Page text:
Recall how CTR mode works. In CTR mode, the actual data is never passed as input to the block cipher. Instead, you concatenate a shorter-than-block IV and a shorter-than-block counter, encrypt that, and XOR with the data. An attacker who recovers the encryption of IV||n can recover the n-th block.

Now, you can't encrypt the IV by itself. It's actually impossible: the IV is sub-block-length, and AES is incapable of encrypting anything that isn't an exact multiple of the length of a block. You need to pad your IV to encrypt it (the reason CTR normally doesn't use padding is that you don't pass the data to AES; if you did, you would need padding). Suppose your padding scheme pads with zeroes and then tacks the length of the message on the end (all common padding schemes have to have the message length show up somewhere, because if you just zero-padded then "john0" and "john" would both become "john000...000"). For your 64-bit IV, the padding would turn IV into IV||0x00...01000000; you would then encrypt that and tack it on the start of your message. But the encryption of that is exactly what you XOR with the 64th block of your message. So by encrypting your IV here, you revealed the 64th block of your message, whereas with an unencrypted IV it was secure.

(incidentally: When people say "don't roll your own crypto, it's easy to make subtle mistakes," this is one such subtle mistake. If you're new to crypto, it might seem more secure to encrypt your IV. You have to pad it, so you might pick the fairly reasonable-seeming zero padding with a length tag. Doing so here lets an attacker read a block of your ciphertext.)

The only way around this is to pad such that the padded IV will never be encrypted to generate keystream material. Pretty much the best way to achieve this is to agree on IV length or send IV length cleartext, encrypt all zeroes for the first block, and then not send the IV (on the other end, the decrypted first block gives IV|0x00...01, which you can take the first bunch of bits for to get the IV). Any encryption of the IV, if the padding scheme is "stick this stuff which is k in hex, on the end of the IV", is equivalent to making block k consist of all zeroes. If you look at it like this, you can see that just about any CTR vulnerability will also affect your scheme. The only vulnerabilities related to the attacker knowing the IV, on the other hand, would indicate a serious flaw in AES itself, one which means any scheme using it is instantly suspect.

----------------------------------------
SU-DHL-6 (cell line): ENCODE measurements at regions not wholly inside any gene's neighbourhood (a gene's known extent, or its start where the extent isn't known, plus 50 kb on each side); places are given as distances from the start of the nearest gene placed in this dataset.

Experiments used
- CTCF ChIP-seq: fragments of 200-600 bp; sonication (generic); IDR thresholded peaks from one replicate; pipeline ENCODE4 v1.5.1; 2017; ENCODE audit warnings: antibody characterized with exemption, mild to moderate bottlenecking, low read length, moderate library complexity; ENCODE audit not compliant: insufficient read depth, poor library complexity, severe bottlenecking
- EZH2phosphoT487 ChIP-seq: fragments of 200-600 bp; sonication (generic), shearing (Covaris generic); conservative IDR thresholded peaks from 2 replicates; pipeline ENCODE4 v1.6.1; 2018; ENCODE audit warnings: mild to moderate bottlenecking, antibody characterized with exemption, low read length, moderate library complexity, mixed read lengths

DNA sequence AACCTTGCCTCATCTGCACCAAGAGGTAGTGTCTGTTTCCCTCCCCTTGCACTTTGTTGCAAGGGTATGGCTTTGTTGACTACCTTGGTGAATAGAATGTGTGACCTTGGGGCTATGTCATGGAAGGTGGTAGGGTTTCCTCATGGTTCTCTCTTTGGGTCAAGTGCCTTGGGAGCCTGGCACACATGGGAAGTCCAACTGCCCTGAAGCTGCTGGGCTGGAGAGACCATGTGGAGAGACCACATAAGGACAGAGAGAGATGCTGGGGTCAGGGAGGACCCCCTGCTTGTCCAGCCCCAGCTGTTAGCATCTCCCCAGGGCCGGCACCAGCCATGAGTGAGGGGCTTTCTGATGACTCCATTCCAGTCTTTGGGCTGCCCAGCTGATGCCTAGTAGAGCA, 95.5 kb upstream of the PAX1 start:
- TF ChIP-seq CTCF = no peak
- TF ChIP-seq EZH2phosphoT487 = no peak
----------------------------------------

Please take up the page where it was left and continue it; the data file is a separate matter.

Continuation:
So no, it's a bad idea to encrypt the IV. If you must do it, the way to do it is to make the first block of your message all zeroes, not send the IV, and on the other end decrypt the first block and take the first 64 bits (or however long your IVs are) as your IV; that won't be less secure than regular CTR. However, it won't be more secure either, because any flaw in AES-CTR related to the IV makes all AES modes presumptively unsafe.

  • Thank you - I can't up-vote your answer but i will when I have enough reputation :) Btw, I am using Java and the IV in the function appears to enforce it being same size as the block of AES (16 bytes), and provided that I use SecureRandom to generate it I am guessing I won't be exposing my key even if I do send the IV across, but you have certainly convinced me it's not necessary.
    – javaPhobic
    Commented Jan 27, 2015 at 22:51
  • Often, an IV is computed from the same master key, exchanged securely, that the encryption key is computed from, e.g. K = H(master || 0) and IV = H(master || 1). In some case the IV is actually all zeros because the key will never be re-used. The Tor protocol for example uses a null IV.
    – forest
    Commented Jun 22, 2018 at 1:57